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David Hindley images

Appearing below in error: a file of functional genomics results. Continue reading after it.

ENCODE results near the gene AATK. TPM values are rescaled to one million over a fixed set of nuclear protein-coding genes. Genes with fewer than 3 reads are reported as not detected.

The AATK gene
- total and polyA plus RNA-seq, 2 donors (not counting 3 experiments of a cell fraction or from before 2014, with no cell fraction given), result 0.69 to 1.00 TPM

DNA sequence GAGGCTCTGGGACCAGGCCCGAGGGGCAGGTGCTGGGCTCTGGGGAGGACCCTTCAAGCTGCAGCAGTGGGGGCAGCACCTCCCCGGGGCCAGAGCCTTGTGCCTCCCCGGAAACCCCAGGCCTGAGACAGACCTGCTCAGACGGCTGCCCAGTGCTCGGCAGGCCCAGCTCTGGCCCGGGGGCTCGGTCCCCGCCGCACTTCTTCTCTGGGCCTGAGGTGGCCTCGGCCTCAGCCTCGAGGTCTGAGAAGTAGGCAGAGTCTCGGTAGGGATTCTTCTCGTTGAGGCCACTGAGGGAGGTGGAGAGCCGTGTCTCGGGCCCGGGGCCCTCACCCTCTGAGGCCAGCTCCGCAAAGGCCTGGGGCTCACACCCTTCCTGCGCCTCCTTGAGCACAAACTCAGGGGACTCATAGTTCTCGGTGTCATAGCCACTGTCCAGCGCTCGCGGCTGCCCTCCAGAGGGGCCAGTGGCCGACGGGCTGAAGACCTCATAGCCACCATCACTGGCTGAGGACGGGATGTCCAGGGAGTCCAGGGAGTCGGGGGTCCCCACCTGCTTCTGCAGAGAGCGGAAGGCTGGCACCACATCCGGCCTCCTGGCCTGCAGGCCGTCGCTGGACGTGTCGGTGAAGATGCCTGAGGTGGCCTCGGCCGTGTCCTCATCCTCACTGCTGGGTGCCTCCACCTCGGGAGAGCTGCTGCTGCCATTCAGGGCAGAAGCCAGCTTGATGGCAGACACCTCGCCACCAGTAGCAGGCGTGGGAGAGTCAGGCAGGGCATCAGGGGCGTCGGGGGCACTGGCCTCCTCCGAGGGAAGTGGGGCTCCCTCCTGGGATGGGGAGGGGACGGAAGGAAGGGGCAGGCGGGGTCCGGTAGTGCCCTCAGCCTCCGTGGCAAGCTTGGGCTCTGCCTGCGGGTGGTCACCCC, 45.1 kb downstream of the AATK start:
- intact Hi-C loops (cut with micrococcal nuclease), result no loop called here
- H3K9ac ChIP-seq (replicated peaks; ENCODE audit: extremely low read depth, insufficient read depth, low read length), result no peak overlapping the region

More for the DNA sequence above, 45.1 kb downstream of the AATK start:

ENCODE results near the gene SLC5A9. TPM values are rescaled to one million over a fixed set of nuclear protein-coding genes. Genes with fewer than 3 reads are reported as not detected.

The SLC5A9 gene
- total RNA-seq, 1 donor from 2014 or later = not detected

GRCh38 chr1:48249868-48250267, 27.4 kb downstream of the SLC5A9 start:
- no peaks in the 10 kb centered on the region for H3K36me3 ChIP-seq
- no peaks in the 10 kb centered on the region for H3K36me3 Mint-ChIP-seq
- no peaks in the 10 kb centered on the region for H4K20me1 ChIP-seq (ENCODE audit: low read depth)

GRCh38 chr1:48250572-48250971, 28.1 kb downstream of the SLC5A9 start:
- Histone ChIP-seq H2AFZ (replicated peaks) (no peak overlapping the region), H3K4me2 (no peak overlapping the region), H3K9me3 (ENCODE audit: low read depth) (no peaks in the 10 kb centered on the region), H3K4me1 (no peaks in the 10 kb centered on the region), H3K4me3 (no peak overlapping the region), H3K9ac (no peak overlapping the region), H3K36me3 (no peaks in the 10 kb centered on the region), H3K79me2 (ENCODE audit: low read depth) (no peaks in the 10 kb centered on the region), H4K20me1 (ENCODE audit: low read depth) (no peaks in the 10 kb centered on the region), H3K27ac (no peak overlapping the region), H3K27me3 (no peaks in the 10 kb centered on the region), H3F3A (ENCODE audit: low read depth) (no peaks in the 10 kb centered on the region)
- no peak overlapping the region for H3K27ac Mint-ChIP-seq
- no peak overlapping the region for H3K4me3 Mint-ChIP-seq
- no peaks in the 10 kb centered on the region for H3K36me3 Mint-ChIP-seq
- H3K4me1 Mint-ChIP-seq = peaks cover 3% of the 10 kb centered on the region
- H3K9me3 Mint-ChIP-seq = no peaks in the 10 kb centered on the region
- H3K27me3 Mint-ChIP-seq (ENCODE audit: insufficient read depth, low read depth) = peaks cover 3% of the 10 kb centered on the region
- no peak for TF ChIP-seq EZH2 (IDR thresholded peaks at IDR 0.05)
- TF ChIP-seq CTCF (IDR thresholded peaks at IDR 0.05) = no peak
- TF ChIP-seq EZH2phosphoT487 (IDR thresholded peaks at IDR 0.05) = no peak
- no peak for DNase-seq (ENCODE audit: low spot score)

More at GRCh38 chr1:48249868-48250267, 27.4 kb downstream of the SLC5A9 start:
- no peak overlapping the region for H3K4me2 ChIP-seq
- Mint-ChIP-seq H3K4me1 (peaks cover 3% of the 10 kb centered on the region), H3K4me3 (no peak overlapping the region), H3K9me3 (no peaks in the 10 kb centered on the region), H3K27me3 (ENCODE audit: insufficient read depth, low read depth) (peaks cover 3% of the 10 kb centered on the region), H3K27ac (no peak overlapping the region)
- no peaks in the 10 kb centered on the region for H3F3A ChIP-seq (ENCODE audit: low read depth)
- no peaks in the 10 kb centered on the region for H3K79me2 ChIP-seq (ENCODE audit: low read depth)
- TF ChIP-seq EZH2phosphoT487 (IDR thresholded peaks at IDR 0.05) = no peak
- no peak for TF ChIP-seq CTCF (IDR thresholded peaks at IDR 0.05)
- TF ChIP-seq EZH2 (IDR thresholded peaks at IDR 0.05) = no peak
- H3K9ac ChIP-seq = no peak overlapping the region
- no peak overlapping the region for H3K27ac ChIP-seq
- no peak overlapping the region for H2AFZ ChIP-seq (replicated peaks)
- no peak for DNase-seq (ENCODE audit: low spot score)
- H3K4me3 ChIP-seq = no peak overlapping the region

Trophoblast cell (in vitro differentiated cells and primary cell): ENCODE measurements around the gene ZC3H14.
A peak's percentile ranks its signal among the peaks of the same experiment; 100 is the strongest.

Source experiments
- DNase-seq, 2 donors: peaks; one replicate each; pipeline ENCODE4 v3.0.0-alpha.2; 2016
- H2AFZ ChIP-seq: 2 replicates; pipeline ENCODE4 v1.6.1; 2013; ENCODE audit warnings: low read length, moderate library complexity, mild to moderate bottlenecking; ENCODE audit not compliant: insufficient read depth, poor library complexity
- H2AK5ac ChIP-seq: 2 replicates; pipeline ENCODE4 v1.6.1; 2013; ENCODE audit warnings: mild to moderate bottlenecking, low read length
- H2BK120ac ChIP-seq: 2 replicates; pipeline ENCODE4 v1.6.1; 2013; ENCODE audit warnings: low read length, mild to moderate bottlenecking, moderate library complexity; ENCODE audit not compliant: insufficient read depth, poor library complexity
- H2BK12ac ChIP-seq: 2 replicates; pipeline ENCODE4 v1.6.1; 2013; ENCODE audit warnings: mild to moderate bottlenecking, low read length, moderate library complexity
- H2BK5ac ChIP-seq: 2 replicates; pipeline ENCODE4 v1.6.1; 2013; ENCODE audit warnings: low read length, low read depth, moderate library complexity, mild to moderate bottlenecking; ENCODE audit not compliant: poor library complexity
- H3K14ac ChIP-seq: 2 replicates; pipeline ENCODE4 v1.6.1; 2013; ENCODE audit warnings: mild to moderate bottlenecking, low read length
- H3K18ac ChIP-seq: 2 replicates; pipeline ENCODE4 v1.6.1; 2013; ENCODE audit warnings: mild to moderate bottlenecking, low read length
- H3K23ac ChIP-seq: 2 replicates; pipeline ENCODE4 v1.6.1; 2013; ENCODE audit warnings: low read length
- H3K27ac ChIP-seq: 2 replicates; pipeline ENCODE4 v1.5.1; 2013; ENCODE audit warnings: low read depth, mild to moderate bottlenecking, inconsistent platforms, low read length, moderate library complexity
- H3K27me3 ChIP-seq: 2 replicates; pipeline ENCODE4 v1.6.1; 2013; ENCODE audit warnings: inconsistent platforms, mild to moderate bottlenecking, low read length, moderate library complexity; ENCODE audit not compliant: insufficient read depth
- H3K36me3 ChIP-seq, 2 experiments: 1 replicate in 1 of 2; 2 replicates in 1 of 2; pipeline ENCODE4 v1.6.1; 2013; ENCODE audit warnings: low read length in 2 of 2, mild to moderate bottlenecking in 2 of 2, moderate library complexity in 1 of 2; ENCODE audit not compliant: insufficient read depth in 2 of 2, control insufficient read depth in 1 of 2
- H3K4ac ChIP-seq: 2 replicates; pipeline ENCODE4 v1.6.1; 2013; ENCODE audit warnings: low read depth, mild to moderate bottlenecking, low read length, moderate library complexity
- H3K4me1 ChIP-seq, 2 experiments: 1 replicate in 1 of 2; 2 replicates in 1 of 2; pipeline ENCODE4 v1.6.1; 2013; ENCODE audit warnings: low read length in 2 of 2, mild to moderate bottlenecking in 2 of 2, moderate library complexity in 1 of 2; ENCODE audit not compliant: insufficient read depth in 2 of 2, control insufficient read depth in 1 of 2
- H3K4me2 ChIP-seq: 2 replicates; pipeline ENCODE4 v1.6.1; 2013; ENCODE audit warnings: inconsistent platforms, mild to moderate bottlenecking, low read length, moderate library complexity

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[00:00:00] This program is brought to you by pride in [00:00:05] I'm David Henley and in 1985 86, as part of the pink triangle magazine collective. And I was photographer so I took a lot of photographs really from the start of the campaign until after homosexual law reform bill was passed. [00:00:20] What was pink triangle? [00:00:21] Pink triangle with the two gay lesbian publications at that period out magazine and pink triangle and pink triangle was a slightly more activist one, it was a community based nonprofit publication. And we really covered a lot of the key news from the law reform period [00:00:39] was that Willington base was a national magazine, [00:00:41] pink triangle was Wellington base. But we did have people in Auckland and other centers providing information and it was distributed around the country. [00:00:49] And so during law reform, did you go to events around the country? [00:00:54] I did. And most of the photographs are from Wellington, and most of my activities, were in Wellington. But I did spend some time in welcome as well. [00:01:01] So why would they take them? [00:01:05] They were taken, I think, as for several reasons, one to illustrate the new stories that were covered in pink triangle. But also, we knew that this was really a historical event, this was really groundbreaking event for our community. And they were taken as a record of all the different things that were going on during that time. [00:01:26] You seem to have very good access to the events in terms of like photographing from the stage and into the crowd. How was that arranged? How did you get such good access? [00:01:37] I think probably the thing with the photographs is that I, I'm a journalist by training. And so I'm just used to doing what journalists do matters, you simply go where you want to do go to get the story. So if there's a big public event, and you want to take photographs from the stage, you simply go up onto the stage to do it. And in some cases, you might arrange that in advance, but generally just do it and nobody stopped to [00:02:05] was there much media interest in these events. [00:02:08] There was huge media interest in the campaign itself, partly just because of the nature of of decriminalization of homosexuality, partly because of the huge political battle that developed over several years, the involvement of things like the Salvation Army, the development of the petition, which the people against the bill launched, and that had huge coverage around the country. It was really something that a lot of people were talking about, [00:02:36] at the events themselves with the mainstream media, or was it more kind of community based [00:02:42] at some of the events that were well flagged in advance? They were mainstream media. So for example, they for the anti bill, people, the presentation of the petition at Parliament that got huge coverage, because they've done a lot of work to arrange that. For a lot of the other events, the smaller events in particular, there wasn't particularly much media coverage. [00:03:04] But there was some community access radio coverage wasn't me. [00:03:07] That's right. I mean, most of the most of the really good coverage and the substantial coverage was provided by community organizations like the the collective that works on the access radio program, and pink triangle. [00:03:22] I've got to say these these shots that you've taken, a beautifully composed, and I'm wondering how do you how do you compose shots in such a fluid situation as for our protests, or rallies, [00:03:35] I think that the key is really just being prepared to, to [00:03:42] take the photograph when you when that the absolute moment is right. And so you just have to be primed and ready to just kind of click whenever you need to. I think that one of the other things is being in the middle of things, and just getting a sense of how activities are developed, seeing how things might develop looking two protagonists walking towards each other and thinking, right, there's going to be something happen here. So I'll get ready to take the photograph. [00:04:08] What kind of equipment are you using? [00:04:11] I was this this was obviously in the days of film, and most of it was black and white. So it's using a Canon, a one SLR camera. And I developed all the film myself, in a laundry of a gay, flattened puppeteer straight. [00:04:27] When you shot particularly close up on people, how did they react, and I'm thinking both in terms of the kind of anti reform people and also that the performance, [00:04:39] people [00:04:40] were generally accepting of the fact that they were being photographed, I think they knew that they were involved in something which was very, very newsworthy, which was quite a big historical event. And so generally, people accepted that some people were very, very happy to be photographed, other people were quite uncomfortable. And occasionally, you had to really size up how you're going to take a photograph, and then grab it when the opportunity came, because you knew that the person wouldn't otherwise allow you to do it. [00:05:12] And I guess at this time, when the homosexuality was illegal to actually have a published photo of yourself in a gay magazine, that must have been quite challenging for some people. [00:05:23] Well, it absolutely was because of course, this is before the discredited the days of discriminate anti discrimination legislation and things like that. So people could potentially be thrown out of their jobs thrown out of their flights and things like that. And that did happen from time to time. This was also the days of police entrapment of police going around and hassling people and gay bars and that type of thing. So there were definitely the potential for repercussions for people who were photographed. If we could perhaps look through the the images that are on the website, and in maybe just gone two weeks bit more detail about what the events were and maybe describing some the atmosphere around the events. The first one we're looking at is, looks like the Salvation Army. Where's this? This isn't Vivian street in Wellington, this is the old Salvation Army building. It's It's It's being pulled down or replaced with a big new flash one. But this was very early on in the campaign, when the Salvation Army just announced that they were going to take an active role in opposing border form. And so we had a group come together on a Sunday morning to have a demonstration outside the Salvation Army. And to be honest, a lot of the Salvation Army people who came along I think were quite surprised and quite bemused to see us. Some of them were quite hostile, others really wanted to have a conversation about things. And I think a lot of people in the Salvation Army had the feeling that the opposition that the army had to the bill was something that was led by the hierarchy at the top and they really didn't have much say in that. And quite a few people in salvation army were very uncomfortable about the role that the army played. [00:07:12] This was also one of the [00:07:15] first demonstrations when we had a had a real inkling of the the nature of the sorts of things that would be carried out throughout the whole campaign, one of the elements was an element of humor. So Tiggy in stone, for example, in one of the photographs, is carrying a banner that says band the bonnet, which is a classic TV, I mean, bringing a sense of humor to it, because there's a there's a real message behind what she's doing. But there's also a sense of just just lightening the mood. And, and that was a very important part of the campaign. But there's also the real confrontational stuff in that when people said something that's particularly nasty, particularly objectionable. [00:08:02] We we challenge that [00:08:05] you've got an image here of the police being involved in this demonstration, how would they set the stage [00:08:13] the police had a bit of a difficult role, they the police, where did put a submission in about low the law reform and the police opposed homosexual law reform. So unnecessary. The police had a long history up until this point of entrapment of gay men of going into gay bars and going into gay bathhouses and so on, and really making life difficult for gay men in particular. They were very careful around this, I think, because they knew that it was a high profile event that they were being photographed, and they were being watched. [00:08:57] But they definitely didn't. [00:09:03] didn't hesitate to to pull people back or to get a little physical, if they felt it was warranted. [00:09:11] The next couple of photos are of a gay Task Force store. Where's this? [00:09:18] That was, that was in a show. Wellington used to have in the show buildings used to have a big show each year, which was, had all sorts of different stores. And they were typically for different types of community organizations and businesses, and so on. And they weren't, weren't generally political. But the gay Task Force, had a store and handed out some information. It was a little bit controversial. A few people were very surprised to see us there. But that was part of just reaching out and getting our message across [00:09:50] was that the store that was almost banned, because it wasn't meant to be a political [00:09:56] trade feat? That's right. That's one of the occasions when we got foot in the door, and then people try to close the door. But we kept our foot there. And we just said, No, we have a right to be here. And we're going to be here. [00:10:09] And what was the public reaction? [00:10:13] generally quite good. I think one of the things over this period is that a lot of the people supported law reform, I think one of the reasons that law reform went through was that there had been a change in the mood. And the general public, a lot of people looked at the idea of seven years imprisonment for consenting, adult activity and thought that that was crazy. And, of course, you got some opposition, but there was a lot of support as well. [00:10:41] The next series of photos highlights a fire what what is this off? [00:10:47] This was the lesbian gay rights Resource Center in in a building and ball Court Street. And this was a this was a the forerunner of like, ends of the archives. It was where records were kept, magazines and documents were kept. It was where the pink triangle collective came together to have meetings and put the magazine together. There was an arson attack on the center, and there was quite a lot of damage caused. And we had no doubt at all that it was related to the campaign and but it was a it was a anti gay event. [00:11:21] And and one of the photos I see was a fig is was kind of written on the What is that? [00:11:26] That's right. It was almost funny, you know, in a way somebody had had scrolled the word fag on the floor, but they'd actually found a bottle of Twinkies on the desk. And they had tweaked the letter fag on the floorboards, which was in one way, it's, it's insulting. But in the other way, it's just so funny that someone had done it. In Twinkie, it's a very, very, very, very odd thing to have done. [00:11:55] The awesome How did that impact on on the like the pink triangle collective and also the the other members, [00:12:03] it was something that a few people took particularly hard because the the lesbian gay archives reflected a lot of work over a lot of years by set by some individuals, Phil Parkinson in particular, but others as well. And so it was there was a real sense of shock and anger that that had happened. It didn't stop anything at all. It didn't didn't really dent the campaign, and it didn't stop pink triangle from going out. And in fact, it just spurred on a lot of people to to become even more active. [00:12:42] And then the photograph with three people standing, can you just identify who those people are? [00:12:47] Yes, the person on the left hand side is Phil Parkinson, who is a curator and has very, very long an extraordinary commitment to to lesbian or gay archives, Bill Logan in the middle, Bill Logan was a coordinator of the lesbian gay Task Force One of the key players over the period, and then fill Peter Noland on the right hand side. And Peter was amongst other things, one of the key players behind the access radio program gay BC. [00:13:19] And out of this fire, as we're the lesbian gay icons of New Zealand came from [00:13:25] it's part of it that the the, the Resource Center was certainly the forerunner. And lot of the material that went from the Resource Center went into the logins and effect I think, again, through probably still a few documents, which have a little bit of centering around the edges, which date from the fire. [00:13:44] The next series of photographs, is a street March, can you tell me where this is? [00:13:53] Yes, this is a street March and Wellington. [00:13:57] There was some mixed feelings political about this. A few of the parliamentary supporters didn't particularly want gay people to have a high profile in the campaign. But within the community, we thought it was incredibly important to have a high profile, just to give that give ourselves the visibility, but also to support each other. And in fact, we knew that we get support for a street March and we did people turned out in their thousands and marched from Bonnie straight outside the railway station around to Courtney place to pigeon Park. [00:14:32] What was the response from from bystanders? [00:14:35] Again, the response was very supportive. Quite a few of the people who marched where we're heterosexual people who just supported law reform. And in the kind people watching us as we marched along, there were a lot of supporters and of course, the odd opposition person. But the march was generally a very sell as well as a demonstration support for wonderful there was there was the always elements of celebration and these sorts of things, the fact that we were changing history that we were all together, and that we were we were visible, we were standing up and making ourselves visible and saying this is going to happen. [00:15:17] How was something like this organized? I'm thinking pre cell phone, pre internet? How did you kind of rally this amount of people? [00:15:25] Well, it's interesting, because it was before all of those sorts of things. And we just did it the old fashioned way of just putting posters around the place, phoning people up. And just basically getting on the grapevine and just talking to as many people as we could. [00:15:44] It looks a very diverse crowd as well. [00:15:46] Oh, absolutely. It was extraordinarily diverse. There were people who, though there were gay and lesbian couples who've been together since before the Second World War, there were teenagers, there were heterosexual families with children. There were lesbians with their children, that were just all sorts of people. That's fantastic. [00:16:12] The next couple of photos show some kind of gathering, I'm guessing after a match and kind of performance was that was that a big part of, of this whole thing as well. [00:16:23] It was one of the things that we did after the match concluded in pigeon Park was to have some events to have a few speeches, but also have some entertainment. And that was great again, that that lifted the spirits of people because it was an incredibly difficult, challenging time. It gave us a few things to laugh about, [00:16:50] really helped to, to bring people together. [00:16:55] We want to the next series of photos which appear to be as an anti reform meeting. [00:17:00] It was this was in the Knox church hall in lower heart. It was a camp, it was a meeting that was organized by opponents of law reform and Jeff Bray Brooke, and all the key opponents of Law Reform were there. But there was also a very strong contingent of lesbians and gay men, who were determined not to let the sort of rubbish that was going on go on and challenged. And so there were lots of challenges from the floor. And Norman Jones and some of the other speakers made the mistake of saying, look, we've paid for this church whole, you haven't, it's our right to speak. And we said, Well, how about if we pay half? And so they agreed. And so there was lots of money collected from, from the lesbians and gay man there. We came up with half of the rental of the whole. And then below that Allison Lori went on to the stage to, to speak. So it was an absolutely extraordinary event. [00:18:08] And amazingly chronicled in these images, especially, you know, I'm looking at the This is Bill Logan standing up and talking to the stage. [00:18:19] That's right. So Bill really stood up and just said, just really fought for the right to have our speakers there. And there was this long discussion with the anti gay MPs and various other people. But eventually, the outcome was that we had our people speaking from the stage as well. [00:18:43] Can we just identify the people on the stage on for instance, there was a shot of Bill Logan pointing up to the stage. And you've got Who's that? [00:18:54] The MPs, Norman Jones, Jeff Bry, Brooke, and [00:19:01] Mr. Young, I forget his first name. [00:19:04] And there's a fantastic shot of counting the money on the stage floor. [00:19:10] That's right. I mean, this was an extraordinary drama, that obviously the people who organized the meeting weren't expecting at all. And we just couldn't believe that this was happening. But the money was all collected. It was counted up. We had to find a couple of hundred dollars to pay for half of the whole hire for that night. We came up with more than that. And then we we had Allison and bill on the stage speaking of reform, and some of the people who was sitting in the audience were just, I think, gobsmacked by the whole thing. [00:19:45] What was the atmosphere like? [00:19:48] It was absolutely extraordinary. Really, we had we couldn't believe how we've really taken over this meeting. And I don't think this was planned at all, but we just really planned not to let them say the sort of rubbish they were they were coming up with. And it was just a meeting of just a sense of amazement, and again, almost of, of joy, that it's a turned out this way, and that we could listen to Allison and Bill speaking from the stage and cheer them on. [00:20:22] Who was the chap with his hands overseas. [00:20:25] He was just a an opponent of the bill who obviously was not happy to, to listen to to our speakers. And I have to say there were quite a few people in the audience, Patricia Bartlett, famous leader in society of the promotion of community standards, she was a very staunch opponent of pornography, as well as lesbian gay rights. And there were quite a few very shocked people in the audience. [00:20:54] The next series of photos show as a kind of dance by party at the Wellington temple. [00:21:04] Yes, this is there were several events held at the Wellington Town Hall, there were a couple of rallies where we basically just got a lot of people together and entertainment, really to lift spirits to keep people going during the campaign. And then at the end of the campaign, there was a celebratory party in the Old Town Hall as well, because this party, the party at the end, I think I think what we have here is is the the final party after the bill had passed. [00:21:38] And then we have a shot of friend wild on stage as the bucket busters really, [00:21:43] this Yes, this is from a series of photographs taken. Lloyd Scott, I think is probably emceeing. He's on stage there. There's a photograph of the top twins, singing and entertaining the crowd [00:22:02] and then a number of speakers. So we had [00:22:07] some key speakers came to these things on the stage. Lloyd Gering was one of the people who spoke at the rally at the Old Town Hall, Sonia Davies. We also got a message of support from overseas and from people around the country that we read out [00:22:26] in the champ on stage wearing a kind of a hunting head Who was he? [00:22:32] Or that that was Michael Wilson, the chat with their kind of a pith helmet. And he was really taking off Norman Jones. Norman Jones was an extraordinary character who [00:22:43] came out with extraordinary statements. [00:22:47] He was speaking in Parliament once against the bill. And I think Fran or someone else yelled out, you're obsessed? And he said, Yes, I am. But it's a magnificent obsession. He had he was said some some horrific things. There was almost a clownish element to a lot of how he presented himself. And this is what Michael Wilson was taking off. [00:23:08] It's a very large crowd at this rally. [00:23:12] It is we felt we filled the Old Town Hall. [00:23:17] And these things were incredibly important because there was real uncertainty at this stage about whether the bill was would pass. There was a huge campaign against the bill passing not only the Salvation Army, but some very high profile people like Keith Hey of Keith Holmes was putting money into this. And number of other high profile business people. A lot of churches around the country, particularly fundamentalist churches were really working hard against the bill. Some of them were bringing in people from overseas to speak against the bill. There was some horrific violence against lesbians or gay men during the campaign, some with very serious consequences. And so we really needed events that would lift people's spirits give us an opportunity to get together and support each other. [00:24:14] There's a sequence of shots here. One is [00:24:18] a sequence with Ian Scott, who was a very early out gay member of candidate I should say for parliament, Fran wild and Allison Lori. Other shots include grant moldy, wearing it's a bigot busters t shirt, and the bigot busters logo was a cartoon of Norman Jones really as a kind of an old fashioned clown really without with a pith helmet. And of course, that was based on the Ghostbusters idea which was around the time. And there's a photograph there of [00:25:00] three people blowing out candles [00:25:03] on a birthday cake with a with 16 on it. This reflects the fact that the age of consent was a real area of of battle. A lot of people were pushing for us to lift the age of consent or put particularly pushing Fran to accept the higher age of consent, then 16. Because they said that the more likelihood of the bill passing if it was higher age of consent. And of course, from our point of view, they wanted an equal age of consent. So we were working very, very hard to make sure that there was no pulling back on that and that we went for an equal age of consent. [00:25:45] The next series of shots appears to be another anti Law Reform rally in town hall, again, quite populated isn't [00:25:54] it says this, this was another [00:25:58] rally, say up to oppose the bill. After a while they stopped advertising anti gay rallies because they were worried that we would turn up and disrupt them. So it definitely, we definitely had a tactic that paid off and just not letting them get away with the sort of thing. But again, the speakers started saying things which were quite objectionable and so lesbians or gay men in the audience just started standing up and challenging it. And in fact, it turned out to be a little bit of a circus, particularly towards the end. And there were police there and they hold a few people out. But there was a lot of argument really between pro and anti bill people. [00:26:47] Did the police actions get more strident as as the campaign went on? [00:26:53] I think the police were aware that there was [00:26:58] violence going on against gay men, but they hadn't particularly taken that sort of thing seriously. I know personally, that I was involved in a in an incident at the railway Tavern where a group, I was with a group of gay men and we were beaten up and one was some concussed and had to be taken to hospital. And it was very, very difficult to get the police to accept a complaint and to get them to investigate that and effectively they didn't, nothing happened. [00:27:31] And the police were [00:27:35] active in [00:27:38] trying to trying to shut some people up [00:27:42] at some of these campaigns, and again, at the at the protest the presentation of the bill outside parliament. [00:27:51] There were just two shots in this next sequence. We're it's almost as a review that's going on. [00:27:58] Yes, this is a [00:28:01] this was this was one of the rallies that we had at the town hall just to lift spirits. And one of the photographs is Tiki and stone. And address. Tiki was fantastic. She played a number of characters [00:28:16] and did a quick change and then came through sort of emceeing [00:28:22] with Linda ravens, helping her do the quick changes backstage took he also went to some demonstrations in various guises with dress, this has kind of outrageous characters, and in some cases was was taken at face value by Bill opponents, which was just extraordinary. And she could get into a meeting and just be be amazed that that that really no one had sort of saw that that she was she was taking the personal. [00:28:57] The final sequence of images is Fred Wilde. And were these taken, [00:29:03] these are taken in the foyer of Parliament. The bill was discussed in Parliament over a long period of time, the different readings and so on. And so we spent a lot of time listening to the speakers in Parliament. And this is a friend just explaining to lesbians, a gay man what was going to happen, what the procedure was, [00:29:29] was going to be and this is towards the end of the campaign. [00:29:32] So it was the quite a turnout of gay and lesbians during the parliamentary debates [00:29:37] are there absolutely was I mean, that was a real focus for activity just to see what was going on and what was happening. And it was it was a focus for the opponents of the bill as well, there were a group of conservative people who would come and sort of set up and outside Parma buildings and pray and light candles and things like that, praying for the for the defeat of the bill. But particularly at the end, when the final vote came, there were a lot of us there. And it was just an extraordinary day because we really had no guarantee that the bill was going to pass. We suspected that the with the numbers in favor of it, but we knew it will be incredibly close. We knew that you could probably count on the fingers of one hand that the majority that it will get. So it was very very nailbiting. [00:30:32] In the final image of the sequence as of [00:30:36] the final image in the sequence is Ruth Dyson from wild and Trevor Mallard. And this was taken at the Victoria club in oriental by the Victoria club was a club, lesbian gay club, which had premises on the first floor of the building, right in the heart of Oriental Bay and members went up there to have drinks and dinner and so on. After the break, passed, a lot of people went back there to celebrate and Fran and Trevor and Ruth came up as well. [00:31:09] So what kind of life of these images had after after pink triangle. [00:31:15] A lot of these images didn't really appear in pink triangle, a few of them did. But there were an awful lot that sat as negatives for quite a while without being printed. And then faith first came together for an exhibition that was put together to mark the 20 years of the passage of the bill. And there's an exhibition held in Alexander tumble house in Wellington. And that was all that subsequently went to Christchurch. It was shown in Christchurch and also Auckland, and then they've gradually been picked up since then it's really the most complete record, particularly of events through the campaign in Wellington. [00:32:00] Do you have any final thoughts about the images. [00:32:04] Um, I really just wants to express appreciation to all the people who were in front of the camera during this and the the support that I got. It was very important to to document this because it was an incredible struggle. It was something that we achieved ourselves, we can be incredibly proud. We weren't given law reform. It's something that we stood up and we demanded and we fought for. And so I think it's incredibly important that we know what happened and that we have this record of it. I'd also like to urge anyone who's taking photographs now, to store them very carefully. And to print them out. One of the advantages I had of taking photographs with film is that I have the negatives and logins will have the negatives. And so there's a record, there's a permanent record there. One of the great dangers with digital photography is people take a great photograph, but don't print it out, don't store it properly, it gets deleted. And there are some events which have actually been very well covered with photographs, but there aren't any photographs left because they were all taken digitally and they've since been raised. So if you're taking images of something which may have value in the future, then for goodness sake, save it